Monday, October 3, 2011

Which eBook Reader is Right for You?


You're thinking about buying an eBook Reader. To help you in your thinking, we've put together our current recommendations. But before we share them, we'd like to walk you through the pros and cons you should consider before you buy an eReader, and some of the essential differences in presentation and format. 


Advantages of eReaders

The pros are convenience, large print, backup; the lure of free books and, let's be honest, instant gratification.

Convenience. Depending on the make and model, an eReader can hold 1,000 books or more. That's handy if you are down-sizing like we did recently and your new home doesn't have room for all those books you've collected over a lifetime. As more and more textbooks become available, it's a real boon for students and academics, too.

Large print. Most eReaders allow you to choose the font type and size that's easiest to read. Some eReaders, like the Kindle, will even read the book to you. (Winnie: “The selection of computer-generated voices are no threat to talking books, believe you me. The computer's pronunciation can be hysterical.”)

Backup. When you buy eBooks from AM, AP or B&N, their computer servers remember your purchases so you can re-download those eBooks should it become necessary. (Mack: “For example, I downloaded a free book from one of those sites that was “buggy” and locked up my eReader. Their service department was extremely helpful and walked me through the process of purging my eReader, re-registering it, and re-loading my earlier purchases”.)

Free Books. There are thousands of free books available on the Internet. Here are some free and reasonably priced fee book sites:
Baen Free Library--Publisher of science fiction and fantasy. 
Project Gutenberg--Free online books that are out of copyright.
Internet Archive--Books in all languages; most eReader formats.
http://www.hathitrust.org/--Good for students and scholars.
Fictionwise--Buy eBooks at discounted prices. 
Smashwords--Self-published books. Discover the next great writer!
Google Books--Free and fee books. 

Instant gratification. Just finished reading a book by a favorite author and want to read his or her latest work? No need to go to be bookstore or the library. With an eReader, you can buy it online and be reading it in minutes. (Winnie: “For bookaholics like us, this can be a very expensive 'advantage.'”)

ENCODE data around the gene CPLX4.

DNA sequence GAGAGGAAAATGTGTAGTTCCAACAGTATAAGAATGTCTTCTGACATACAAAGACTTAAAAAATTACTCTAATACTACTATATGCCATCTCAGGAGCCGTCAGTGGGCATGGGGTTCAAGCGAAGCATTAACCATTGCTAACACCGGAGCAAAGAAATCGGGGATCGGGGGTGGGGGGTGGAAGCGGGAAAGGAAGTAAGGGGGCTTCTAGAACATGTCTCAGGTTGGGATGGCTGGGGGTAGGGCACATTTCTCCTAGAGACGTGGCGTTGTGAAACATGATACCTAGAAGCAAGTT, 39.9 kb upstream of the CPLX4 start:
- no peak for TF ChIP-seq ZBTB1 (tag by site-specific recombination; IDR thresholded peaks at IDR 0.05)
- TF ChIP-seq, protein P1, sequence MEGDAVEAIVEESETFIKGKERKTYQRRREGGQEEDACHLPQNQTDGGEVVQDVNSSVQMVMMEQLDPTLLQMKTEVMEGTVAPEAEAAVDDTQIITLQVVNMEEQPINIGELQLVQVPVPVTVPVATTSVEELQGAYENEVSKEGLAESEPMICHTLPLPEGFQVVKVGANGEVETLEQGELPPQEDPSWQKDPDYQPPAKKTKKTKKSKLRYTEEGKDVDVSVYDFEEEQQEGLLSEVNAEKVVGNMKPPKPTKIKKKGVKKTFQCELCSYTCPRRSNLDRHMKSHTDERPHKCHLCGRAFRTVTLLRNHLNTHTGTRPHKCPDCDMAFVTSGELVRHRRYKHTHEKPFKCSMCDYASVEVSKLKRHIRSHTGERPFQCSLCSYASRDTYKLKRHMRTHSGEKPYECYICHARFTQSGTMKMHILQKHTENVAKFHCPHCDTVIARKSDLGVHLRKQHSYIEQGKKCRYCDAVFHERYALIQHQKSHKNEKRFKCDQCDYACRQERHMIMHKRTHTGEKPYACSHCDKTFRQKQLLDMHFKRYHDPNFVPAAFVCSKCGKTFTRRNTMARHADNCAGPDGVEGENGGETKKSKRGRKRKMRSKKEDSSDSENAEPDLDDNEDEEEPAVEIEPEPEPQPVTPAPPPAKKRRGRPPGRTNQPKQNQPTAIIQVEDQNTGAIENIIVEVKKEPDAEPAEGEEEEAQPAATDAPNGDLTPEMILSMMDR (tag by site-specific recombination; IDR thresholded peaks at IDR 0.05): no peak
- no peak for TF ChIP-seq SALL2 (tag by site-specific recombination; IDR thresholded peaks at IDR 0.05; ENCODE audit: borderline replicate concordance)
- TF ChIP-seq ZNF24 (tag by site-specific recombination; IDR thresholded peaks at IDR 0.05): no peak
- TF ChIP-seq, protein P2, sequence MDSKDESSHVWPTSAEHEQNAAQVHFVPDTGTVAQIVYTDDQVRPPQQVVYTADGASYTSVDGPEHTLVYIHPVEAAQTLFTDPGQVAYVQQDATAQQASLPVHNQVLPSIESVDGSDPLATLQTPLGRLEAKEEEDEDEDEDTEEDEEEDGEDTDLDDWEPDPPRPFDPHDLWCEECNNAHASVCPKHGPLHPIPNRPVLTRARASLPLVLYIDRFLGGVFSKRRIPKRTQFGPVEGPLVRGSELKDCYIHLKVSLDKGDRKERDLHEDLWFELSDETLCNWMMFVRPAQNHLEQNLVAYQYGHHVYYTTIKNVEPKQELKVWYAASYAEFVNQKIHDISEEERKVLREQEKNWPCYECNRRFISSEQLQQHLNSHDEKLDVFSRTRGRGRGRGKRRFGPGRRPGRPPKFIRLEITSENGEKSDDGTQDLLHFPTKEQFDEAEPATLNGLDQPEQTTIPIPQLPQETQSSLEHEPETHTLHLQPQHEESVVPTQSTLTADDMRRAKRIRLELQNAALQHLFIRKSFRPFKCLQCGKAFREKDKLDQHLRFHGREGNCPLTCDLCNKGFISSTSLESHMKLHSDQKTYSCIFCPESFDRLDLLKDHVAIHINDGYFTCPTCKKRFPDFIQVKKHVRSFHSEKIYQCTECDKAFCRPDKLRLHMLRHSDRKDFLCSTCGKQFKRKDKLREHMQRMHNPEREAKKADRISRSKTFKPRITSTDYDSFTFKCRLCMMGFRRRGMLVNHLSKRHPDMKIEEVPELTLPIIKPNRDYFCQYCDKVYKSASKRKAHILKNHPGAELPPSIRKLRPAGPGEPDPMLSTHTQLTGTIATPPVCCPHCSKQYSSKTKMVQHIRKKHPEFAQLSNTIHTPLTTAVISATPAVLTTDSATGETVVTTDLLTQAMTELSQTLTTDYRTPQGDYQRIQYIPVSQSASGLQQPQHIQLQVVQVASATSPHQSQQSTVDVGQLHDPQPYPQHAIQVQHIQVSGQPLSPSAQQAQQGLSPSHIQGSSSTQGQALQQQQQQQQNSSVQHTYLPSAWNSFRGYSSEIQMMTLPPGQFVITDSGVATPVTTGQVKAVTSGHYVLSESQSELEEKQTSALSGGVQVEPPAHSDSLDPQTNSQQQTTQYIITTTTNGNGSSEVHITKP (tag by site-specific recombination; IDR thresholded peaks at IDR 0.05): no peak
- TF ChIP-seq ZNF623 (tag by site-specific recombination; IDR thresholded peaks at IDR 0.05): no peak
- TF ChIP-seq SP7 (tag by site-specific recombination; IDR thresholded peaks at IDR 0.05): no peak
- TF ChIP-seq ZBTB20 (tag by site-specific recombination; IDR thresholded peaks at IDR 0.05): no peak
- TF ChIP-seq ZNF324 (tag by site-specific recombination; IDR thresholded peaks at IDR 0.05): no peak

Disadvantages of eReaders

There are some negatives associated with buying an eReader (besides possibly threatening the future existence of your local library):

You're paying for the right to buy a book. When you spend $114 or more for that eReader, you are not buying a book. You're just buying access to the online bookstore. New releases by established authors cost about about $15 although older books generally go down in price. (Winnie: “So, the savings are good but not great. Most bestsellers will cost you more than a paperback, but less than a hardback.”)

You may lose eBooks if the eReader breaks, has to be reset, or you buy a different brand. The Kindle from AM uses a unique software format. So, you can only read Kindle books on a Kindle eReader or with a Kindle App on your smart phone. Other eReaders, like the B&N Nooks, use open source software and it is usually possible to convert their eBooks to a Kindle format or just about any other eReader format by downloading 
the free Calibre eBook software onto your computer. Calibre also enables you to save and organize your eBooks on your computer. (Mack: “Remember my “buggy” eBook problem? While it's true that I didn't lose any eBooks from that particular online bookstore, the reboot erased all of the other eBooks I had purchased from other vendors. I was really thankful I had already saved them into my Calibre library on my PC, so I could just drag them across back into my eReader.”)

They run on batteries. No electricity, no eBook. You never have that problem with paper. 

There are hidden costs associated with using eReaders. Besides buying the eReader, you will need a computer, wireless access (wi-fi) and an Internet connection. Depending on how much you read, your eReader batteries should last for several years, which is good because replacing batteries currently runs between $40 and $100. If you buy an eReader that connects with the Internet via a cell phone line, plan on another $180-$360 a year for a 3-G connection, or over $900 annually for 4G. These prices are subject to change, of course.

You can't share your books. This is one big reason why publishers and the online booksellers love to sell you an ebook. B&N, for example, allows you to loan an eBook you bought from them just one time to one other person—and only if the book's publisher has given them permission to do so. 

Lots of free books aren't worth the price. Most of the free eBooks are either really old books that are out of copyright or self-published. 

Large print is limited. Yes, you can select the size and style of font when you are reading an eBook. But the home menu—all those screens you have to wade through to get to the book—is fixed size and not adjustable. This negates much of the large print advantage for people with serious vision problems.

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